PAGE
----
Over 20 Activision Blizzard Since the first continuous sexual harassment lawsuit was filed, the employee has been fired by the company, according to a report Financial Times [Paywall] And an explanation from Frances Townsend, Chief Compliance Officer of Activision Blizzard, about The company’s corporate website.
In an interview with the Financial Times, Townsend said: “What is your rank and what your job is does not matter.” “If you commit some kind of misconduct, or if you are a person who tolerates inconsistency with our values Leaders of the culture, we will take action.”
She went on to point out that so far, more than 20 people have been fired by the company because “more than 20 people face other types of disciplinary actions”, although none of the employees who were condemned or fired were named.
The letter to the employees pointed out that the company is eager to “win the trust of our team, that is, when they speak out, they will be heard”, and hopes to face things head-on with employees “with a new sense of urgency.”
In a note to employees, Townsend outlined some of the actions the company intends to take to better protect employees from harassment and abuse. The company’s ethics and compliance team will add three more positions — and 19 additional positions in the future — in an effort to make Activision Blizzard a “more responsible workplace.” Activision Blizzard also plans to triple its training resources.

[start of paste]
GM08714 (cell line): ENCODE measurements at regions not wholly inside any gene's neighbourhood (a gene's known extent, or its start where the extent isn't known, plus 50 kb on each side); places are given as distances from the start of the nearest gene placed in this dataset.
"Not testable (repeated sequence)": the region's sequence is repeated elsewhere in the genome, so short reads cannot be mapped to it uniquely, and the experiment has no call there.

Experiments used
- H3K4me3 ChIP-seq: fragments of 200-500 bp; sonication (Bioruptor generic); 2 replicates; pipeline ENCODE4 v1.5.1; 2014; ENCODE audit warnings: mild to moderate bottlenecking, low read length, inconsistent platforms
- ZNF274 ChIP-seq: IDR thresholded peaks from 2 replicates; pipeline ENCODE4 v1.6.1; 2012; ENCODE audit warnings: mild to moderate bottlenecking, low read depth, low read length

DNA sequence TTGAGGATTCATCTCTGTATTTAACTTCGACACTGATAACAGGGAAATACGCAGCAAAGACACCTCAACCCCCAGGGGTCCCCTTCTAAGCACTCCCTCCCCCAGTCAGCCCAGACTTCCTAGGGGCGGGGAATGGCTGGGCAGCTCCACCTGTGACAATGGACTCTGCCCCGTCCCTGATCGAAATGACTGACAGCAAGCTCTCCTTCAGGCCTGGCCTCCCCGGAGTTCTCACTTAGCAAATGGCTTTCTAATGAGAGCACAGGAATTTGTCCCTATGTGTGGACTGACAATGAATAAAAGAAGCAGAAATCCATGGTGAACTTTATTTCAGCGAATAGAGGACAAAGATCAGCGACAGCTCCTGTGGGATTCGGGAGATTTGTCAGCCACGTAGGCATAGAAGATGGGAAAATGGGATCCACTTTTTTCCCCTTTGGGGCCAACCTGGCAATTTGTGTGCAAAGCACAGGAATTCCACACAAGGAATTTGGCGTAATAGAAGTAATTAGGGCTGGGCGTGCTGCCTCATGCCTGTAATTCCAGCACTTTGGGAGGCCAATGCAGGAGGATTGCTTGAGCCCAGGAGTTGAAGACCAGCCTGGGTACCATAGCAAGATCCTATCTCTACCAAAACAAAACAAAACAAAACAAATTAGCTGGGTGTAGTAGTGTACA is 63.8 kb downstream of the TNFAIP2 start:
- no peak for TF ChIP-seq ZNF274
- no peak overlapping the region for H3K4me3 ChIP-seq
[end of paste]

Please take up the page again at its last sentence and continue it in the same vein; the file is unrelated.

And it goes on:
It’s worth pointing out that Townsend was the same person who sent an email to employees saying that the California Department of Fair Employment and Housing investigation was “worthless”, which prompted the company’s employees to go on strike.
After criticizing the whistleblower and blocking Activision Blizzard employees, she was also forced to close Twitter and delete her account-this is not suitable for people listed as a sponsor of the studio’s female network.
Activision Blizzard is currently processing a series of lawsuits related to the company’s so-called “fraternity boy culture” and various allegations of harassment.
As the proceedings continue, California accused Activision Blizzard of “detaining” and “suppressing” evidence related to the case, and formally opposed the $18 million settlement reached by Activision Blizzard and the Equal Employment Opportunity Commission.
Since the initial litigation was public, we have seen shareholders arguing so far that the company’s executives deliberately withdrew information about the sexual harassment lawsuit, and that former Blizzard president J. Allen Brack and former human resources director Jesse Meschuk have left the company.